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Budget basics you may not learn in school.

Financial literacy is being taught in more schools every year, but maybe it isn’t taught in yours. It’s also possible that you sat through some finance classes but don’t remember anything because you were busy texting about your weekend plans. If you find yourself constantly out of cash, or you’re never sure where it all goes, don’t worry. We’re here to help.

As you get ready to start another year of school, it’s the perfect time to get yourself on a budget. It’s important to understand what’s going on with your money. Otherwise, it’s nearly impossible to improve your situation and take control of your finances.

Believe it or not, budgeting doesn’t take a lot of work, and it doesn’t require an accounting degree. You can set up a budget in a short period of time, and once you’ve done that, it only takes a few minutes a day to keep it updated.

Here are some easy steps to get you started.

Commit to the joy of budgeting. This first step isn’t really an action; it’s simply a mindset. But you need to recognize the importance of managing your money and commit to keeping up with it regularly. If you’re reading this article, you may have already completed this step. Hooray!

Tally up your expenses. List out every bill you have, whether you pay it monthly, quarterly, annually, whatever. If it’s a bill you only pay quarterly, divide it by three to determine how much you’ll need in your budget each month to account for it. (If it’s annually, divide by 12; you get the drill.)

If you can’t remember all your expenses off the top of your head, check your checking account and credit card statements. (And if you don’t have a checking account, get one. Otherwise keeping track of your expenditures is considerably more challenging.) Get in the habit of reviewing these statements regularly; they’re very educational. You may find, for example, that your fondness for cappuccinos is costing you $90 a month.

Separate expenses into fixed and variable. Fixed expenses are ones that stay the same every month; the variable ones change. Your car payment is a good example of a fixed expense; the electric bill you split with your roommates may vary every month, which puts that in your “variable” column. You’ll also need to estimate monthly costs like groceries, gas, clothing, etc. These can be a little harder to estimate since you don’t get a bill for them. A good way to start is to look at bank statements for the previous month. Assign a category for each expenditure and add up each category. Feel free to make adjustments as needed. Just be careful not to underestimate what you spend on certain things.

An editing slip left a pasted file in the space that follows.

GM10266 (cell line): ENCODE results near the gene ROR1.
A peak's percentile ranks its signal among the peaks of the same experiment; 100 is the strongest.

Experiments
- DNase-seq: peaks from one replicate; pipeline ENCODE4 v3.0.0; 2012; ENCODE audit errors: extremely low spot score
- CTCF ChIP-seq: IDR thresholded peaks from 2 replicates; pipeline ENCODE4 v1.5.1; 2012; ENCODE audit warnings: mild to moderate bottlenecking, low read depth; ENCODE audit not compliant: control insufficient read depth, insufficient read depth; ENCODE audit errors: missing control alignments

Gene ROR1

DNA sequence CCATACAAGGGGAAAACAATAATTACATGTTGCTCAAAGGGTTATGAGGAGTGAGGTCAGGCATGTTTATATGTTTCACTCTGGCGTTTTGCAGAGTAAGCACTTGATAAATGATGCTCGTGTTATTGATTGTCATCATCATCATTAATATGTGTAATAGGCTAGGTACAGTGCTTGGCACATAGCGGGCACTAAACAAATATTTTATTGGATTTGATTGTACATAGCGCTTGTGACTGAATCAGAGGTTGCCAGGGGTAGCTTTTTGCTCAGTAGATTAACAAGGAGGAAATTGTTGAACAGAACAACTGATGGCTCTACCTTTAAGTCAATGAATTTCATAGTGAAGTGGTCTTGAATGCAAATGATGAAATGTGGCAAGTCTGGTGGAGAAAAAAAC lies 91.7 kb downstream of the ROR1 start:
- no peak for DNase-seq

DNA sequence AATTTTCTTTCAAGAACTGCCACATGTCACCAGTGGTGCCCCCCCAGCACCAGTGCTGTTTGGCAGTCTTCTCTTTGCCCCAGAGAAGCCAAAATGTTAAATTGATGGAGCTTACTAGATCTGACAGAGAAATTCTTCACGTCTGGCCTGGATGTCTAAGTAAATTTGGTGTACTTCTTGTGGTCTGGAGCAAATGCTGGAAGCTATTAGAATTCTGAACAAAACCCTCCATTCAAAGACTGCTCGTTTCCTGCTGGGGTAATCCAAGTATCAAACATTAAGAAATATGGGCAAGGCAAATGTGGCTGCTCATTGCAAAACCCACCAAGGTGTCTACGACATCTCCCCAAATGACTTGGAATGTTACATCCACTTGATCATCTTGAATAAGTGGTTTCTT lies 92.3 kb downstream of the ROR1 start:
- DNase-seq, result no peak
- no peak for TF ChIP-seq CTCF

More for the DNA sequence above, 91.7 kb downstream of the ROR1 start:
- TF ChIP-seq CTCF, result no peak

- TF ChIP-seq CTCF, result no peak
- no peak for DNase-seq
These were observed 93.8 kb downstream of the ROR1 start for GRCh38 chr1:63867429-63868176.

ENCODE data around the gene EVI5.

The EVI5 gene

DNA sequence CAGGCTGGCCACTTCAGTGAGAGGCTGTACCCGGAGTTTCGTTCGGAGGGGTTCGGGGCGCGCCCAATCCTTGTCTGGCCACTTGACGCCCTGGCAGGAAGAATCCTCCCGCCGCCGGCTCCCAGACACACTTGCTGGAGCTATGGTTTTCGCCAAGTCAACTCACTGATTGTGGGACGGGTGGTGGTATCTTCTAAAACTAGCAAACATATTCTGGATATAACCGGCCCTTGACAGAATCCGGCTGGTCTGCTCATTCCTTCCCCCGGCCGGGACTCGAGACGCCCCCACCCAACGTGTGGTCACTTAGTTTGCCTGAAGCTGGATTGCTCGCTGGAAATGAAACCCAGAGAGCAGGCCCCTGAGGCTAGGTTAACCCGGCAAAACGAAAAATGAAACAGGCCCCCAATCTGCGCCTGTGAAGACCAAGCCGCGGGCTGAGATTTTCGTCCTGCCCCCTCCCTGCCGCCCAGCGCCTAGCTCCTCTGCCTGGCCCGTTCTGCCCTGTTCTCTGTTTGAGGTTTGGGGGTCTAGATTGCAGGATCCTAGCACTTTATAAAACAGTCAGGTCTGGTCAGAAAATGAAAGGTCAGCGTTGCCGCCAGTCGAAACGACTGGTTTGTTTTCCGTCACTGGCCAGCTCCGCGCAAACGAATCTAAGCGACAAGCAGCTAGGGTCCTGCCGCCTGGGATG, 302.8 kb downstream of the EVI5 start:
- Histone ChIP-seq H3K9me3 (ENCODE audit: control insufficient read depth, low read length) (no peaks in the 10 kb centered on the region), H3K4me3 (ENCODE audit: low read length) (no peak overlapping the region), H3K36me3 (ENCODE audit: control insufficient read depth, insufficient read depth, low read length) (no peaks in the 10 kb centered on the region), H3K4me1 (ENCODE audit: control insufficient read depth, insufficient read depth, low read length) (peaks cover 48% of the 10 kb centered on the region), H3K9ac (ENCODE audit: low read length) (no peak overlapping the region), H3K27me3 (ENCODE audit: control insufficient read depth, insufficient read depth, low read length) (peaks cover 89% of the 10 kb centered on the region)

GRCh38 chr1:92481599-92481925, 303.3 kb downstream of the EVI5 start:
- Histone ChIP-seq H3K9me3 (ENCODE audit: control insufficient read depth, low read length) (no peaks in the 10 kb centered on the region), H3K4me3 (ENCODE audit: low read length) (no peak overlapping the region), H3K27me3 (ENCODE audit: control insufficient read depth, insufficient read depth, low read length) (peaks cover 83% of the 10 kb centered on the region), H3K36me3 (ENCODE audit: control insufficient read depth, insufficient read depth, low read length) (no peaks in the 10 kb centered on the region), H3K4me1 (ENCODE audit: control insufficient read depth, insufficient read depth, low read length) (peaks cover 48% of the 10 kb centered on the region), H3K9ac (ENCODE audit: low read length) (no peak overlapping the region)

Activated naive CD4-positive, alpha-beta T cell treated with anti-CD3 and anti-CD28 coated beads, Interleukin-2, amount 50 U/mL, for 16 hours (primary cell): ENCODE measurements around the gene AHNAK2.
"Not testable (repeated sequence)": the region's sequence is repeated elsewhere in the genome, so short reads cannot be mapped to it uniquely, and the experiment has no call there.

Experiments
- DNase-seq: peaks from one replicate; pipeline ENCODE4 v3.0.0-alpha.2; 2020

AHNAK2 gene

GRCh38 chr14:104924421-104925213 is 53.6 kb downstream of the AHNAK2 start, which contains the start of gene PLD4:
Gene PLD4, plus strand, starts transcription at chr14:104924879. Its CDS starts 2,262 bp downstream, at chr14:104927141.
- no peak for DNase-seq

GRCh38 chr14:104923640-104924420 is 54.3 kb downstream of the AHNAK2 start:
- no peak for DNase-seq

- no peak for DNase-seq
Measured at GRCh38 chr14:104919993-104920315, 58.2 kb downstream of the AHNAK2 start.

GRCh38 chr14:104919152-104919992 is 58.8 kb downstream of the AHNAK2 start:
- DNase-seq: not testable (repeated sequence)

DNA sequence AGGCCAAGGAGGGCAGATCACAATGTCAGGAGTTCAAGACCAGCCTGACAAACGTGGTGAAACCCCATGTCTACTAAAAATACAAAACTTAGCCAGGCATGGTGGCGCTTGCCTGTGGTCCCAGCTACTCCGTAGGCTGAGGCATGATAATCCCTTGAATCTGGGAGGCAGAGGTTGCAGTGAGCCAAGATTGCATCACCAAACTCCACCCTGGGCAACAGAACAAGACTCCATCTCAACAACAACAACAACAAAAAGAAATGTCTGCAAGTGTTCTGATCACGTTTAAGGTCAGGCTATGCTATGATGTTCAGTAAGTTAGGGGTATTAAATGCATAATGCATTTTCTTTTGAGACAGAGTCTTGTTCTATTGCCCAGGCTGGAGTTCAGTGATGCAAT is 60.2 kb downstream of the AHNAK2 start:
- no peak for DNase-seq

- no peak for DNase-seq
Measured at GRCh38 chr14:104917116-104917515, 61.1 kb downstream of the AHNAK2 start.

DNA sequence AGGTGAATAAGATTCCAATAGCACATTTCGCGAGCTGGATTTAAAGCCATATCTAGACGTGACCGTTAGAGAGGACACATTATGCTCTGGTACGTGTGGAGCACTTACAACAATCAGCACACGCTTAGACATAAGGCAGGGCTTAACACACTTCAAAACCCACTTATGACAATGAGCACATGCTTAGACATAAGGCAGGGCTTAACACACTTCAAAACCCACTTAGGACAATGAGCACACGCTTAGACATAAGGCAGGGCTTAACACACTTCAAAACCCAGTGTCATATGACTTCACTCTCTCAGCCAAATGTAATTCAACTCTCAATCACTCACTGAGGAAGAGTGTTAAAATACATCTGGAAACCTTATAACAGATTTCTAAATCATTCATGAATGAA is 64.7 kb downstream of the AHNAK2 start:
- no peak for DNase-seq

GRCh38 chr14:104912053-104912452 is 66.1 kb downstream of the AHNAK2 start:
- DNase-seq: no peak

When reviewing your variable costs, decide which ones are necessary and which ones aren’t. You likely can’t avoid buying gas or groceries, so be sure to include estimates for those. On the other hand, you don’t have to eat at restaurants, or buy movie tickets, or get a new hat. A good approach is to set aside a portion of your budget for “fun stuff,” and when you’ve used up that amount for the month on optional things, stop buying them until next month begins.

You may also want to set aside some money each month to create a slush fund for unexpected expenses, like car repairs. Start getting in the habit of making sure you’re financially prepared for the unpredictable.

Determine your income. This is as simple as looking at your take-home pay each month. However, if you’re like most students and only work part-time, your paychecks may vary quite a bit. If that’s the case, do your best to establish an estimate, then update your numbers once you get paid. And don’t forget to add in anything extra you get from your parents, assuming your parents are awesome like that.

Don’t forget things like birthdays, holidays and “road trips.” These items are easy to overlook because you may not spend money on them every month. Next thing you know, you’re giving packs of gum as gifts, or you can’t join your friends for that weekend trip. Estimate out how much you’ll need for these items in the next year, then divide that amount by 12, and that’s what you need to set aside each month. Now you have a slush fund for fun stuff.

Adjust as needed. Creating a budget might show that you’re over-spending every month. If so, dial down on your optional expenses to make things work. Sometimes budget decisions are hard ones. You’ll have to make them sooner or later, so do it now, before you find yourself overdrawn.

Track often. It’s best to track your spending every day to see how you’re doing. At minimum, try to take a little time at the end of each week to do this. If you wait too long in between updates, it gets daunting. A little bit each day is much easier.

Stay disciplined. This might be the most important step of all. Don’t exceed the limits you’ve set for yourself. If you use up your entertainment budget, stick to only the essentials until next month. Stay in and cook at home, skip that morning latte, avoid the mall. Your bank account will thank you for it.

Once you get up and running with a budget, you’ll wonder how you ever lived without one. Make adjustments to it until it works for you; there are lots of ways to set up and maintain a budget. Keep tinkering until it works for you. And enjoy the satisfying feeling of being able to pay every bill, every time.

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